Boris Johnson’s pathological lying can never be cured, report doctors at the hospital he visited

Health, Lifestyle and Family, UK Politics
Boris Johnson’s pathological lying can never be cured, report doctors at the hospital he visited

Doctors have today confirmed that Boris Johnson’s chronic inability to tell the truth is not something that can ever be cured.

The prime minister was visiting a children’s ward at Whipps Cross Hospital when he was confronted by a patient’s father who challenged him over NHS funding and accused the Tories of destroying the NHS and him of simply using the visit as a photo op.

It was the biggest telling off Boris had received since that day last week when he stumbled home to Carrie after a night out with the Bullingdon lads with a condom still half hanging off his penis like a deflated balloon hanging from a tiny gatepost.

Boris Johnson replied to the accusation that he was just there for a press opportunity by saying: “Well actually there’s no press here”.

An objectively false statement that was immortalised on film by at least six different video cameras for various news channels, nine dictaphones and four mobile phones.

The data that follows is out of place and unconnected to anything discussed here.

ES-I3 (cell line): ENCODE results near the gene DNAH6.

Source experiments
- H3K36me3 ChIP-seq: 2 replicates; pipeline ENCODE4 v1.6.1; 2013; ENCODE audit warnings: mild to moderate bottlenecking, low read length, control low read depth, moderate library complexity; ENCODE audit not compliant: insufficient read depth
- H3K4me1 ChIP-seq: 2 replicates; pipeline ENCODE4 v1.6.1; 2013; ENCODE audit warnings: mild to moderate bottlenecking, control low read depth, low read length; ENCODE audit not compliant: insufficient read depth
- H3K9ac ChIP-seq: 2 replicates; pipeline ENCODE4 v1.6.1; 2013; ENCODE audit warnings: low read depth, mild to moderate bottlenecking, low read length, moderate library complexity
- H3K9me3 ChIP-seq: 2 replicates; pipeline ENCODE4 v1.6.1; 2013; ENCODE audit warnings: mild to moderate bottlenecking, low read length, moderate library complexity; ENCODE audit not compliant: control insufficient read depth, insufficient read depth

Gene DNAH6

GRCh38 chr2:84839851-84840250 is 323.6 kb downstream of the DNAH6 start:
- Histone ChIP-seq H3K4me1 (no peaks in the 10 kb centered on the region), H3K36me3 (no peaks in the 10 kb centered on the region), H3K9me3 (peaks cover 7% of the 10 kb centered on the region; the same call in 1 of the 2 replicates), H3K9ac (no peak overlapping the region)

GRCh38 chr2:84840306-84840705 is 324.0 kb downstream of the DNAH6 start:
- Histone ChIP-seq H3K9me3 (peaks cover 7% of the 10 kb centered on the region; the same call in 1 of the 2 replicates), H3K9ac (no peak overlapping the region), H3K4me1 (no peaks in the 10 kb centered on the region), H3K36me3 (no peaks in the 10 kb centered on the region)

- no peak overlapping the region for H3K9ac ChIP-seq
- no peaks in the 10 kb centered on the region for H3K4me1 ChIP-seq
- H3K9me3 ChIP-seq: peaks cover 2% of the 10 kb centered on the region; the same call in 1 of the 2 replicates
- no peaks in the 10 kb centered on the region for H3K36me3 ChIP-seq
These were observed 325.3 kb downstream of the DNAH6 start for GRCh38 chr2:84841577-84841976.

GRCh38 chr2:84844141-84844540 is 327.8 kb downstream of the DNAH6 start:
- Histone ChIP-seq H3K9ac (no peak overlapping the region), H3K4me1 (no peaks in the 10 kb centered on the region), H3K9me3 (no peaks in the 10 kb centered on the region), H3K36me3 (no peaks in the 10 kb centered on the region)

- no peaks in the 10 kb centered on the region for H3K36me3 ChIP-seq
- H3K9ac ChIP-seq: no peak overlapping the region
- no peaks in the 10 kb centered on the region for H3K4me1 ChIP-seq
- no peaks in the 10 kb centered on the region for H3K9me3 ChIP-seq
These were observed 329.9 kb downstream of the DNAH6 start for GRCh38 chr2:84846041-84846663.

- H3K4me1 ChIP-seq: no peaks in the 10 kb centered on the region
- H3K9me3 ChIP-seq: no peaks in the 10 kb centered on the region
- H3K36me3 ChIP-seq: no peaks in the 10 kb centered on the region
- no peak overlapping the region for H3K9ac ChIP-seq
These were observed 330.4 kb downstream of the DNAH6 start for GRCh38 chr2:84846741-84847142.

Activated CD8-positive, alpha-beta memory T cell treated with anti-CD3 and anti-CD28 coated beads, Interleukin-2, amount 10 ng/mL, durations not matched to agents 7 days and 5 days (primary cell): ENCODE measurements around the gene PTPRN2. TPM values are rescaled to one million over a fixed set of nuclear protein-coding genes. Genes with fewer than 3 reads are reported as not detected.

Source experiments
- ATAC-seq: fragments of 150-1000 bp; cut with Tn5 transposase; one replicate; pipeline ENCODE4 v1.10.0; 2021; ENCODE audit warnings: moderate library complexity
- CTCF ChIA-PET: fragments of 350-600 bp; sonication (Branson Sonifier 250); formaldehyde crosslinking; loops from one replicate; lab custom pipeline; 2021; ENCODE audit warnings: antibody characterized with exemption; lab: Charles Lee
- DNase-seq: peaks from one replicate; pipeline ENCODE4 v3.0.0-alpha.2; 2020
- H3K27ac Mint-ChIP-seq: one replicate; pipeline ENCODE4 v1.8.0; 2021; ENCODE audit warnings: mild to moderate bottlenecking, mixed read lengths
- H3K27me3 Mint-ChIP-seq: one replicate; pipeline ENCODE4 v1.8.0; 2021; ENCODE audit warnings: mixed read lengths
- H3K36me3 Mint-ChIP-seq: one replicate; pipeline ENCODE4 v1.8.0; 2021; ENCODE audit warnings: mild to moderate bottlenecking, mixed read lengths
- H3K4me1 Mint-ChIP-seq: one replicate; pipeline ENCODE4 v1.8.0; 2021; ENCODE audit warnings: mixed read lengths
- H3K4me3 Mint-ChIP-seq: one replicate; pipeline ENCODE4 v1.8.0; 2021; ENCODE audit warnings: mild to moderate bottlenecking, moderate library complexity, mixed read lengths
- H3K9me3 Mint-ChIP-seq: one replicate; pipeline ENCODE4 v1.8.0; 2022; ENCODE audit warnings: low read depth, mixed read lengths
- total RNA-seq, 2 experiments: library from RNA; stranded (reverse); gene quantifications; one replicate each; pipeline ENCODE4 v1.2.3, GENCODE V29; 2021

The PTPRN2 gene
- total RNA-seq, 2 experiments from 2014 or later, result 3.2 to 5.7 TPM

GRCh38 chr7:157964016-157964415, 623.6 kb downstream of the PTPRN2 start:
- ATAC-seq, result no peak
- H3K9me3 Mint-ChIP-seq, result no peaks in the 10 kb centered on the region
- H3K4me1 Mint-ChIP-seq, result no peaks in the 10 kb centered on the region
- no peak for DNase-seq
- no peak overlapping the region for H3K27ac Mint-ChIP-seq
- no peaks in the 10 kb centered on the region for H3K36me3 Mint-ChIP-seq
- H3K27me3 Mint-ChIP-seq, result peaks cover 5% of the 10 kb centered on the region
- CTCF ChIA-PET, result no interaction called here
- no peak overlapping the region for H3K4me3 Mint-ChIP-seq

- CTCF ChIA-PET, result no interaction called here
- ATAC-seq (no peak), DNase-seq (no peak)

A spokesman for the prime minister later said Mr Johnson was visiting public services to see for himself the reality of the situation.

And also because one of the children in there might well be an illegitimate one of his.

Senior psychiatric consultant Dr Brian Wave told the gathered reporters: “We had a bit of a chance to surreptitiously examine Boris’s mental and psychological well-being when he visited today. 

“Once we’d looked past his horrifying sexual proclivities we found that he is someone who is a pathological liar. He literally lied about the press right in front of us. He can’t stop lying, and there’s no therapy that can cure that, especially as it is wrapped up completely in his narcissistic personality.”

Dr Wave concluded: “The only possible way you might stop him lying would be to give him a lobotomy. Which – given the Tory’s dismal approach to mental health funding, research and treatment – will probably be re-introduced any day now.”

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